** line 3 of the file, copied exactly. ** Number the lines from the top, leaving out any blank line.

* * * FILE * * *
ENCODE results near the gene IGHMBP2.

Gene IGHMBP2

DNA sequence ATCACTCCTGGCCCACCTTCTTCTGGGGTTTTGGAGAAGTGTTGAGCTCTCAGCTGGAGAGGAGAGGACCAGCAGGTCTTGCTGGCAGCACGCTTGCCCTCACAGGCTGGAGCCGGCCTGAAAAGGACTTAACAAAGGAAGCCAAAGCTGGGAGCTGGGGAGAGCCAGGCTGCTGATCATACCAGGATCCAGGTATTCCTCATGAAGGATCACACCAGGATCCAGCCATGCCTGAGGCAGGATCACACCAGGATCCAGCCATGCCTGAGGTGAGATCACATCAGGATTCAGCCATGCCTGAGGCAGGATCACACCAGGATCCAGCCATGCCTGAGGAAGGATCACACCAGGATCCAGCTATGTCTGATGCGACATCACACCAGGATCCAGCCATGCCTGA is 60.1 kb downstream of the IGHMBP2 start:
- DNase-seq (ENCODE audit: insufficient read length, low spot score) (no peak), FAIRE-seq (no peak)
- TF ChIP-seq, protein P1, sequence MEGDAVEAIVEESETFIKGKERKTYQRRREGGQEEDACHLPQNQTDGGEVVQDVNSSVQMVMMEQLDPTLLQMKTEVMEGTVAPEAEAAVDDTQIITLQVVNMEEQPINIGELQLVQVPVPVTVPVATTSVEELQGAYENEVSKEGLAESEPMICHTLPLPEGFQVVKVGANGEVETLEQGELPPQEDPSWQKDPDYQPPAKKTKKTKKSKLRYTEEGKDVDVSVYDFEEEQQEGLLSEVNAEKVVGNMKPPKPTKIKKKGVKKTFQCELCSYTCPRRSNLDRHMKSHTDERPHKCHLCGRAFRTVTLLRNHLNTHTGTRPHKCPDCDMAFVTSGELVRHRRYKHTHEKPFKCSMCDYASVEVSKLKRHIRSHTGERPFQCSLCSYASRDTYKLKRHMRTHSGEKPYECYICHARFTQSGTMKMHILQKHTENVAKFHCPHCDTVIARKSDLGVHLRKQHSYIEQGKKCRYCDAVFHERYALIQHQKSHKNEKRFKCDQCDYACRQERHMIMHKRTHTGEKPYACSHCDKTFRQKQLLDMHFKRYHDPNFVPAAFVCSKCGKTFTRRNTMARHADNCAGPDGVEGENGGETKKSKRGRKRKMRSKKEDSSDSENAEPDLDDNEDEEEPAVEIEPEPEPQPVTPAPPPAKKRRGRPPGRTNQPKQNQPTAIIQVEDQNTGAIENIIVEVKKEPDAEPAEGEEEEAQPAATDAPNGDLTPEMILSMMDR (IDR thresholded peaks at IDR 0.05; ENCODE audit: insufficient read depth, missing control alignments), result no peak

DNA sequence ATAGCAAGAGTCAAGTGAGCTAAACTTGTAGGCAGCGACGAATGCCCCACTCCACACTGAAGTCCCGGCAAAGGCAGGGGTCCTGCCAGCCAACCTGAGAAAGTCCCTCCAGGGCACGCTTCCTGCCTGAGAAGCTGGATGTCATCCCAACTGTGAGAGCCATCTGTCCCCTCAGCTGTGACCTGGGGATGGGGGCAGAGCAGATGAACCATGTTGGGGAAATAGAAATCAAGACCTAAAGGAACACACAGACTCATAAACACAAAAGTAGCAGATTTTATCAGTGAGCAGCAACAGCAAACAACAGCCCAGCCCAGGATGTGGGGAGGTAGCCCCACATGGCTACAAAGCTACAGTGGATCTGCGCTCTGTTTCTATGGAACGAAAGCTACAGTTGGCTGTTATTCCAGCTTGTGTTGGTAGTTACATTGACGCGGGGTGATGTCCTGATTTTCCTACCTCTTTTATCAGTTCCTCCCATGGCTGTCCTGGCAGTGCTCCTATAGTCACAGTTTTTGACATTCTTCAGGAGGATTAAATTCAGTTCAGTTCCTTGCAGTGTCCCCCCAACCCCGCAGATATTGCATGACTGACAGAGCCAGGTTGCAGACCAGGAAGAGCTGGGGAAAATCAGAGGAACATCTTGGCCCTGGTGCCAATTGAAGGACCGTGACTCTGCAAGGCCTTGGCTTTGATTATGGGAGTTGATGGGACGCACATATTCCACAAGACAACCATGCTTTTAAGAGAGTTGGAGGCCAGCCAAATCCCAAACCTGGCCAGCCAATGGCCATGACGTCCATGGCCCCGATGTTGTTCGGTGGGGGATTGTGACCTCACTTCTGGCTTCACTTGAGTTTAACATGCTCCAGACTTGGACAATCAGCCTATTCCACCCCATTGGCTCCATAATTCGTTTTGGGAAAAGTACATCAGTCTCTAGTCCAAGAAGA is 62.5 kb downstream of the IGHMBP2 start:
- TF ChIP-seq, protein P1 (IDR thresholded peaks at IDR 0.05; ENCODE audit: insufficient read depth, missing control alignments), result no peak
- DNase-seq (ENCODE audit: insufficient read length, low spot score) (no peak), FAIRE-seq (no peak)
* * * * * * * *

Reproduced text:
DNA sequence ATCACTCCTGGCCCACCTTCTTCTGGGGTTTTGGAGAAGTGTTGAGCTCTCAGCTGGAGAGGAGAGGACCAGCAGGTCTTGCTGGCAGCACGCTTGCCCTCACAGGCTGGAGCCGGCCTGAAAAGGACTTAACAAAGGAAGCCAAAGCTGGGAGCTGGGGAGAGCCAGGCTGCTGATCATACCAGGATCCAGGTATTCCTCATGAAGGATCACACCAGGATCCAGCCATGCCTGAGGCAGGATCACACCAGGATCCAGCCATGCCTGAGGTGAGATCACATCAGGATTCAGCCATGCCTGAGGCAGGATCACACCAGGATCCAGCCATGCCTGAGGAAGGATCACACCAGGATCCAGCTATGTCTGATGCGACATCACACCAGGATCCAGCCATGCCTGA is 60.1 kb downstream of the IGHMBP2 start: